Erin Gardner | Culture Staff Writer | email@example.com
Meet Shapr: a networking app in the digital age. Think of it as the brainchild of the apps LinkedIn and Tinder. Recently, advertisements for Shapr have been popping up on campus, so FANGLE decided to do some digging about the realistic marketing aspects of the app.
Forbes’s “This App Makes Professional Networking As Easy As Swiping Right” explains in detail that “Shapr is an app that takes a new approach to professional networking. Using a smart algorithm, Shapr provides 10-15 profiles of other professionals nearby with similar interests to be evaluated daily. Much like the popular dating app, Tinder, users swipe left or right to indicate if they would like to connect with the individual. Once two individuals both swipe right on each other’s profile, they can message to connect over coffee in person.”
The app works similar to Tinder where it presents similar profiles that its algorithm think would pair well with the user. The user then can “swipe right” if the user thinks the compatibility is right. If both users swipe right, then it’s a match and they can message each other for professional situations. The app, it seems, targets its audience to millennials, while digital networking is made easier.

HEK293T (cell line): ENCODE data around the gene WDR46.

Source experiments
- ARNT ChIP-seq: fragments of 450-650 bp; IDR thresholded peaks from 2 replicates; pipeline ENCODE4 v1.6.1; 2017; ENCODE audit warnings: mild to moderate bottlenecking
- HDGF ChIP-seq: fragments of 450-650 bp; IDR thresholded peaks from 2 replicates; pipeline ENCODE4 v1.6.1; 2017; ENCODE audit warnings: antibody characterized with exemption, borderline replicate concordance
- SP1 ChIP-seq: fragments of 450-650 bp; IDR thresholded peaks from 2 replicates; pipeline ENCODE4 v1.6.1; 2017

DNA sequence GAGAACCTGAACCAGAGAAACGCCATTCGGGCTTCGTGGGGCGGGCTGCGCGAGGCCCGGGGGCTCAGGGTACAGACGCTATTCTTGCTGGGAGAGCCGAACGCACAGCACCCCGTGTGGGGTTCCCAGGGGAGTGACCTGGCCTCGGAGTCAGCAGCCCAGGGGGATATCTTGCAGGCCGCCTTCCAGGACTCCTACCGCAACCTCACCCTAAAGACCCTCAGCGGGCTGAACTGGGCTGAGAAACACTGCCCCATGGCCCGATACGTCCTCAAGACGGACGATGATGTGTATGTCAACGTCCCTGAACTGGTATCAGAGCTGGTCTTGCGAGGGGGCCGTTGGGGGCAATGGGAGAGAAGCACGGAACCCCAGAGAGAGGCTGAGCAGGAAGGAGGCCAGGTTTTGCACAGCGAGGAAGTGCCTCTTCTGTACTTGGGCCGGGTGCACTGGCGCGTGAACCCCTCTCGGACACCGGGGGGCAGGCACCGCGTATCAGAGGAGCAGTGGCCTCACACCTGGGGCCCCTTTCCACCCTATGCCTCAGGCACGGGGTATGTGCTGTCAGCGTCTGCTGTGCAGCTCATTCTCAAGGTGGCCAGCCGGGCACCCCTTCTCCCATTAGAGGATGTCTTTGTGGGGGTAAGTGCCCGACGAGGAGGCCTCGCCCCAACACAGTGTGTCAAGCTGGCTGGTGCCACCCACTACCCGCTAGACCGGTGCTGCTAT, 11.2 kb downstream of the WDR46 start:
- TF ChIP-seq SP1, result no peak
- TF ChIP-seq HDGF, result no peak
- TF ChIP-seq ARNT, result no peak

iTunes reviews are generally pretty positive about the app, calling it a genius invention that makes networking and marketing easier, especially in intense travel situations.
Emily O’Flynn, a junior majoring in Strategic Communication in Scripps weighs in, “I think it’s an interesting idea in theory! I would have to learn more about the app because on Tinder you judge people on physical appearances and I don’t believe you should judge professional based on what people’s faces look like.”
O’Flynn continues with “I believe this will be a great way to meet other professionals in the industry in a more casual setting! I think this app will work better to meet professionals similar to you rather than recruiting potential talent for companies… I love both Tinder and LinkedIn, so I would at least try out the app.”
“Shapr seems like an interesting idea, but I don’t know how widely used or successful it will be,” says freshman Elena Golubovich. “I think it will be a speed round of looking through resumes, which will benefit employers, [but] employees will have face-to-face effect taken away from them as a result of social media interaction.”
Golubovich concedes with the notion of trying out the app with “because I don’t employ anyone, no. As an employee, maybe. I’d wait a little while to watch its success.”